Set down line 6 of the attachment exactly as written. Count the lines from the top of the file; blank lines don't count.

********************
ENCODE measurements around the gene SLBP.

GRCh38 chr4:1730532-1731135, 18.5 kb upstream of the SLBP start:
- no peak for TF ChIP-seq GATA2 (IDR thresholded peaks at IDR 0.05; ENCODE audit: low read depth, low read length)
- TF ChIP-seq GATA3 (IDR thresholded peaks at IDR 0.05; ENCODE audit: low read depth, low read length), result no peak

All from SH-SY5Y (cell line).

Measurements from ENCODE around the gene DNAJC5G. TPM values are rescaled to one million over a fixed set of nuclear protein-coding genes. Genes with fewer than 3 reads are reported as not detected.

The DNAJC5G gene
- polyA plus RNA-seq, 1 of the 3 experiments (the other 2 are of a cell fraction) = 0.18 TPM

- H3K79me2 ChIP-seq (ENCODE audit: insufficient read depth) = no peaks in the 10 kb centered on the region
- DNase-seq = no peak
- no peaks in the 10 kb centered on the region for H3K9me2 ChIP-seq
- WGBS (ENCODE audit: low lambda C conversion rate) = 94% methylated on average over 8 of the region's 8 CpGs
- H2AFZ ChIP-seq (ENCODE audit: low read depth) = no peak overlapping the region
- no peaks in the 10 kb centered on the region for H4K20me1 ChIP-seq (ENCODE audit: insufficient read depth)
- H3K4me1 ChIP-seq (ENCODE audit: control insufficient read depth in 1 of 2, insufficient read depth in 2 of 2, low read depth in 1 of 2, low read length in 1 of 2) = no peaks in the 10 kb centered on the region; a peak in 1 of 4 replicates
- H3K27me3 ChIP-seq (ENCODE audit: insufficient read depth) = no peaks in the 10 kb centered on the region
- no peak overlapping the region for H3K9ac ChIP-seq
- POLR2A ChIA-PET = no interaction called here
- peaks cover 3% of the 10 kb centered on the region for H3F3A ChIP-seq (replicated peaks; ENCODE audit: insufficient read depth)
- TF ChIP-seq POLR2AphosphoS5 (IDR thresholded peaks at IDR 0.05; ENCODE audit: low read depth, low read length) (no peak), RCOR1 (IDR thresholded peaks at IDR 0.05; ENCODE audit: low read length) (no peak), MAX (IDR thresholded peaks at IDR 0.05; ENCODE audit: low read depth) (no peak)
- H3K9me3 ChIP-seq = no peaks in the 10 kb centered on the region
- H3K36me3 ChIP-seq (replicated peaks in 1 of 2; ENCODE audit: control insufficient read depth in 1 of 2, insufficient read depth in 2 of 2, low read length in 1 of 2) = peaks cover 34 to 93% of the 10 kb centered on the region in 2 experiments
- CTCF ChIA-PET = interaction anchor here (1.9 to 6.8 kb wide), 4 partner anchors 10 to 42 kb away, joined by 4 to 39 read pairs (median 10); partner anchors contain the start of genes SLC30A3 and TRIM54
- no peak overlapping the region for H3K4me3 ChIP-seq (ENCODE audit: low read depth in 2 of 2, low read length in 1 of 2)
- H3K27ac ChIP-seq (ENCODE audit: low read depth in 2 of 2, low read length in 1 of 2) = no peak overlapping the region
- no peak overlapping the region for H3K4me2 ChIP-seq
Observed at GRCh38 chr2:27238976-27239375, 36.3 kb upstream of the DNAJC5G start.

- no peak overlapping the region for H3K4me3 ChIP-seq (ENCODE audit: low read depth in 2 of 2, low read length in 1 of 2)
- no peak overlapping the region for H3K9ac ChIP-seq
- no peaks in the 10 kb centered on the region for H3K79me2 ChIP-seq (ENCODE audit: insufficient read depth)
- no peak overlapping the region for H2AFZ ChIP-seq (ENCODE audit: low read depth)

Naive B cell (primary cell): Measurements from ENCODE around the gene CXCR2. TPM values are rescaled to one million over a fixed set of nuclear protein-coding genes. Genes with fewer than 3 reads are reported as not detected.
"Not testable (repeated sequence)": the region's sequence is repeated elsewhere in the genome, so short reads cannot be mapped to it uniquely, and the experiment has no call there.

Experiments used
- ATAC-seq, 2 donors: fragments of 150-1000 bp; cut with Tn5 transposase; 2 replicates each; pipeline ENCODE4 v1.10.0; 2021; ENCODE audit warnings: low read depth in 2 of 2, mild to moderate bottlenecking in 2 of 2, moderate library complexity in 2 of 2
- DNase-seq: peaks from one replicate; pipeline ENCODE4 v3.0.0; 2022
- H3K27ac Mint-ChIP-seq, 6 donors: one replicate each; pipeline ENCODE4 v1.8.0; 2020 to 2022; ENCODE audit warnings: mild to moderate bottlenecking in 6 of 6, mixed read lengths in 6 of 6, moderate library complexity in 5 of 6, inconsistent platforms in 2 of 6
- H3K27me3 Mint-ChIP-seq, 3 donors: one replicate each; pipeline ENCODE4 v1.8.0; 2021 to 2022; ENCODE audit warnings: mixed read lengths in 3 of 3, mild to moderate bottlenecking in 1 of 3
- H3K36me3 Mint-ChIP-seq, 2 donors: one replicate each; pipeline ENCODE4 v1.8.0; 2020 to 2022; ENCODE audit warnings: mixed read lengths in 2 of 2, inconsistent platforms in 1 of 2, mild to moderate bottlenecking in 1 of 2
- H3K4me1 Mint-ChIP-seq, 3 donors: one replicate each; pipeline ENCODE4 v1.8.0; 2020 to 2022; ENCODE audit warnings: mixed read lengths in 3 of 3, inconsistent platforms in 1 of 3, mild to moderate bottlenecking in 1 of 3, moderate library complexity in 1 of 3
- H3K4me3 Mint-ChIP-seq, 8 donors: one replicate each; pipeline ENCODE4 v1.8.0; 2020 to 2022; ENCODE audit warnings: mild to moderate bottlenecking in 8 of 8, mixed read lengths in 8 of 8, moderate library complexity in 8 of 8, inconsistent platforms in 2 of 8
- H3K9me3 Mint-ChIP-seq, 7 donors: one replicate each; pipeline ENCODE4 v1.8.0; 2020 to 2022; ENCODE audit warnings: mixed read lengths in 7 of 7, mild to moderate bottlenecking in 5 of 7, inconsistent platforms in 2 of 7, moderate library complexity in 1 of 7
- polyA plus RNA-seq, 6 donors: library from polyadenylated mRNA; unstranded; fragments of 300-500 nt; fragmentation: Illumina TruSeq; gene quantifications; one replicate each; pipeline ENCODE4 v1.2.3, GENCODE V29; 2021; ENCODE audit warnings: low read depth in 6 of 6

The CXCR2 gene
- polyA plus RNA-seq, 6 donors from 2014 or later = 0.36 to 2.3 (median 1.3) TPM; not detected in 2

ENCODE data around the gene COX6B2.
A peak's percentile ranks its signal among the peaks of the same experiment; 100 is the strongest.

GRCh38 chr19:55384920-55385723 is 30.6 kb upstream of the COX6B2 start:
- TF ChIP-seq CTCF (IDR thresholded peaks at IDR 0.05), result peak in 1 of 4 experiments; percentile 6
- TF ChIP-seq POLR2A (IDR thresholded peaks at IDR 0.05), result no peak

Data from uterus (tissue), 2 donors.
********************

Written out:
Measurements from ENCODE around the gene DNAJC5G. TPM values are rescaled to one million over a fixed set of nuclear protein-coding genes. Genes with fewer than 3 reads are reported as not detected.